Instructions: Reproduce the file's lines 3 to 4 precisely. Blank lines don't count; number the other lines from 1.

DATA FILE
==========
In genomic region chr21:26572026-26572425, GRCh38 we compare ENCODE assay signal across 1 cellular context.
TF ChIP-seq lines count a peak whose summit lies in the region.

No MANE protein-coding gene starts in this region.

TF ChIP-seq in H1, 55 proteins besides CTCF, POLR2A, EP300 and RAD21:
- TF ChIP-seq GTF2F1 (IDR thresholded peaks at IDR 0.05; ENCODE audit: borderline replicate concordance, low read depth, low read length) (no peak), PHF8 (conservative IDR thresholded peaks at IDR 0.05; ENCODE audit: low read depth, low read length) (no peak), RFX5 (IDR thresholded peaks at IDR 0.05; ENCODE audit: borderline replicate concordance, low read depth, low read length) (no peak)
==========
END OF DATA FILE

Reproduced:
No MANE protein-coding gene starts in this region.

TF ChIP-seq in H1, 55 proteins besides CTCF, POLR2A, EP300 and RAD21: